Exercise can play a major role in maintaining good health overall, but it can also be especially helpful to begin implementing it if you have cardiovascular-related disorders like pulmonary hypertension, heart failure, high cholesterol, or heart disease. Exercise can be an effective and natural way to manage these conditions for a variety of reasons.
Firstly, exercise can allow you to build cardiovascular endurance. Exercises like walking, cycling, or swimming place a good amount of strain on your cardiovascular system.
When performed on a regular basis, your body can eventually adapt to the increased bodily demand, which can make doing everyday tasks a little easier. This can help you to not feel fatigued or out of breath when doing everyday activities.
Secondly, exercise can help you to lose weight and manage high cholesterol. Medications like warfarin do work extremely well in managing high cholesterol, but exercise is often a great practice to complement any cholesterol-lowering medication.
Lastly, exercise can help improve your quality of life by supporting muscle tone and acting as a means of stress relief. When you exercise, you place a therapeutic amount of strain on your muscles, which can help to maintain muscle tone and retain mobility.
Exercising can also act as a means of reducing cortisol, which can have detrimental impacts on your overall quality of life and heart health if its levels are too high.
Salt plays an important role in the body, but too much can contribute to hypertension. When there’s too much salt in the body, it can reduce urinary output. This can subsequently increase fluid volume in your circulatory system, which can both lead to hypertension and worsen current symptoms of pulmonary hypertension.
Reducing your salt intake can help to better support your heart. Taking small steps like avoiding heavily processed foods, foods with added salt, and opting for low-sodium options whenever possible can help you better support your heart.
Stimulants are chemicals that can have a direct impact on the nervous system. Stimulants include chemicals like caffeine and nicotine, and they work by activating the sympathetic nervous system.
The activation of the sympathetic nervous system causes a number of changes to occur within the body, including an increase in blood pressure and heart rate.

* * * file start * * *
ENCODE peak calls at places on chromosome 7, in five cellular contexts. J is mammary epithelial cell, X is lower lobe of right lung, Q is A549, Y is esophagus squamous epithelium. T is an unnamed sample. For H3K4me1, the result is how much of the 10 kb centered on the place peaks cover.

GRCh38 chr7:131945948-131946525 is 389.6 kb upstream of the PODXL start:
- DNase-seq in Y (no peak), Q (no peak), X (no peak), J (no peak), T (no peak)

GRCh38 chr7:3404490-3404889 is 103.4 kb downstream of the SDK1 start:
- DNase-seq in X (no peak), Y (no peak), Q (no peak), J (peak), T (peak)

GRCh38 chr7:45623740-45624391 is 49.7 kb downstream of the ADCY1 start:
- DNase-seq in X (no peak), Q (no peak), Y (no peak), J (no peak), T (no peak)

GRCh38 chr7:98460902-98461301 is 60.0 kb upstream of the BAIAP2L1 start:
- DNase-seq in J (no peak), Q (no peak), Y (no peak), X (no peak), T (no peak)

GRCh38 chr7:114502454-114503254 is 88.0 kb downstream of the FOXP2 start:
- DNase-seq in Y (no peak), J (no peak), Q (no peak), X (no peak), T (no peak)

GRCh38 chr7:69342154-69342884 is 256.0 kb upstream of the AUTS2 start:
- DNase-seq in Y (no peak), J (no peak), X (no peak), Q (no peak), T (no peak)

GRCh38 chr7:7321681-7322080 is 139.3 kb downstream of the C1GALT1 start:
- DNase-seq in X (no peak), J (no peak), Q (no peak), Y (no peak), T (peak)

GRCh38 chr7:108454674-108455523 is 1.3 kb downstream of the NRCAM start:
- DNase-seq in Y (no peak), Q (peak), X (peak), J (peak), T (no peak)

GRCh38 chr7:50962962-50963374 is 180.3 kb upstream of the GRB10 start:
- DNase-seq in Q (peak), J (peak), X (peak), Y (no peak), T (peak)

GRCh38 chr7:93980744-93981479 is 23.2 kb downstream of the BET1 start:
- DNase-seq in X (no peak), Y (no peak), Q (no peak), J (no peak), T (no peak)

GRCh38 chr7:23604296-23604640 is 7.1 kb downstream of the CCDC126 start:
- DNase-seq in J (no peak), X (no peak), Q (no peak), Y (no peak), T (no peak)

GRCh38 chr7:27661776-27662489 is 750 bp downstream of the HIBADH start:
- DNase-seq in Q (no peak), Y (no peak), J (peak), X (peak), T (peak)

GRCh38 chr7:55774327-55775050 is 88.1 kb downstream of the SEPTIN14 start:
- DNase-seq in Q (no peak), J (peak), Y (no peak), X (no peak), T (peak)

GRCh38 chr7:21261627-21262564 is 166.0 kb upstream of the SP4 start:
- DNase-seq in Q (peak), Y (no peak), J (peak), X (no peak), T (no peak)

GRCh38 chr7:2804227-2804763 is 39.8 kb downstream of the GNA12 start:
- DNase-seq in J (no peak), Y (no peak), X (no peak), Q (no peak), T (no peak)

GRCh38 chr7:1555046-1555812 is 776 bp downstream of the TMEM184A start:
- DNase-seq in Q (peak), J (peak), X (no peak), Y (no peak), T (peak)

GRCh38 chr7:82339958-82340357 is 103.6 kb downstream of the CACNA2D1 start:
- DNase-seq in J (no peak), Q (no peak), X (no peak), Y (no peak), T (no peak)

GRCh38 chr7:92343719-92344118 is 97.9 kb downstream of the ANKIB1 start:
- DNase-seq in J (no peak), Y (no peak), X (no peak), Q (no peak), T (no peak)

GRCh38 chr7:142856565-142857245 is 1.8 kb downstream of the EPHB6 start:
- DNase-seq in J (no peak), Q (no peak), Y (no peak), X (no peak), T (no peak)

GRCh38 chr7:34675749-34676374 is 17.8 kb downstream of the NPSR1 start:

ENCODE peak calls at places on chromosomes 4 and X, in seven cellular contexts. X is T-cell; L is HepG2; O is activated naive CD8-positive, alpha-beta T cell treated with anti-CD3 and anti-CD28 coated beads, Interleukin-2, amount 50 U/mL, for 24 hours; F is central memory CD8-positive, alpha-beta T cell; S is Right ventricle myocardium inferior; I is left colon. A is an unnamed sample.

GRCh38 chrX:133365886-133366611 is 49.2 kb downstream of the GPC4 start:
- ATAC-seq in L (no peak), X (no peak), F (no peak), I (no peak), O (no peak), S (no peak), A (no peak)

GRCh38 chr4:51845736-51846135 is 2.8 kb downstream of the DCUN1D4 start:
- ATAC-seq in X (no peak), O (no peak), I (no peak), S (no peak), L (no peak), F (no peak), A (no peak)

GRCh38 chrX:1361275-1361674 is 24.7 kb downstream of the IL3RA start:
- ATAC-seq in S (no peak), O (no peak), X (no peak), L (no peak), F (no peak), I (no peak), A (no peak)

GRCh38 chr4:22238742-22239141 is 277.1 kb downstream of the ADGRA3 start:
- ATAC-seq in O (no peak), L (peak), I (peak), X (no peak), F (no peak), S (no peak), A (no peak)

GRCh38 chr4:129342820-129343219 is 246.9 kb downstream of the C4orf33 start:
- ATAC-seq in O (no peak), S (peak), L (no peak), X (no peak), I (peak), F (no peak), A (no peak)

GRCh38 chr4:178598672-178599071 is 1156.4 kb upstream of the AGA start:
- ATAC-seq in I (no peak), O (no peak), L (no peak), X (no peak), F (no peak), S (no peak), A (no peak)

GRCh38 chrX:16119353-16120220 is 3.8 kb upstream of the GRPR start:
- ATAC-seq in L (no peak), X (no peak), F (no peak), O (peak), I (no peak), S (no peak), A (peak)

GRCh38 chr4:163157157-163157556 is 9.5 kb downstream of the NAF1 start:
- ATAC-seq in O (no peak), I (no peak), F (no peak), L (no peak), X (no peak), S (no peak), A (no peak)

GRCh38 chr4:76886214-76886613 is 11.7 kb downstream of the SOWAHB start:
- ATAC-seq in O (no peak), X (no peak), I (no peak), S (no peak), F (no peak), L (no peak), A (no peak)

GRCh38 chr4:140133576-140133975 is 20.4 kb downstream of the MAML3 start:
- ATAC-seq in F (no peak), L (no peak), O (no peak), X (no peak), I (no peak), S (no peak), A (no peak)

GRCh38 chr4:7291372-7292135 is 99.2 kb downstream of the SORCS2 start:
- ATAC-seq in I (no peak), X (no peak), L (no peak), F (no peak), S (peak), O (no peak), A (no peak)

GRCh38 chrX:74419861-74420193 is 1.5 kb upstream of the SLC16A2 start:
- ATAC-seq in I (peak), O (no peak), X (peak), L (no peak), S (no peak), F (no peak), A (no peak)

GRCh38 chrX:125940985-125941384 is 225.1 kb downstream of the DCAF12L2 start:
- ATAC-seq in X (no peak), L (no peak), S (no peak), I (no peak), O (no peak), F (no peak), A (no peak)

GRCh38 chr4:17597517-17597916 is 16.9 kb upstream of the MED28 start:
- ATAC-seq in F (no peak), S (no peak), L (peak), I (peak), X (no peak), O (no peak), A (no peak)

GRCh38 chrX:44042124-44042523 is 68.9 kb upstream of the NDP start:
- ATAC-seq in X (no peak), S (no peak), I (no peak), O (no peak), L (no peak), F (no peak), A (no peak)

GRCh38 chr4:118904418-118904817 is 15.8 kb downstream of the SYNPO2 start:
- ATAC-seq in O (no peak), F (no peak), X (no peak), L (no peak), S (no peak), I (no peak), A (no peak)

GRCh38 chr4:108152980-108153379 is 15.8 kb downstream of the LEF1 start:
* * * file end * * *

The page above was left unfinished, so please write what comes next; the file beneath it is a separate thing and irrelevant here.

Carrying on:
If you have pulmonary hypertension or any other cardiovascular issue, it may be a good idea to try and avoid these chemicals. Avoiding nicotine and smoking, in particular, can have a profound impact on your lung and heart health. If you smoke, quitting is one of the most important steps you can take to improve your overall health and manage your condition.
The food you eat on a consistent basis plays a very important role in your overall health. A heart-healthy diet can help to lower cholesterol, reduce high blood pressure, and enable your heart to work as effectively as possible. A heart-healthy diet should aim to include plenty of fruits, vegetables, whole grains, and lean proteins.
Making lifestyle changes to support pulmonary hypertension is not an easy feat, and this is where cardiac rehab can be immensely helpful. Cardiac rehab is a program that can help people recover from cardiovascular problems and improve their overall heart health.
A Cardiac rehab program typically involves tailored monitored exercise, health education, nutritional education, and support from healthcare professionals like exercise physiologists.
Carda Health is a virtual cardiac rehab provider that can help you make lasting lifestyle changes in the comforts of your own home. If your physician thinks you may benefit from cardiac rehab, Carda Health is an excellent at-home solution.
At the end of the day, pulmonary hypertension cannot be cured or reversed, but there are things you can do to help slow its progression and help manage symptoms. Pairing medical treatment prescribed by your doctor with positive lifestyle modifications can help manage the symptoms of pulmonary hypertension and reduce the risk of further disease progression.
Pulmonary Hypertension | PH | MedlinePlus
Top 5 lifestyle changes to improve your cholesterol | Mayo Clinic
The Safety of Stimulant Medication Use in Cardiovascular and Arrhythmia Patients | American College of Cardiology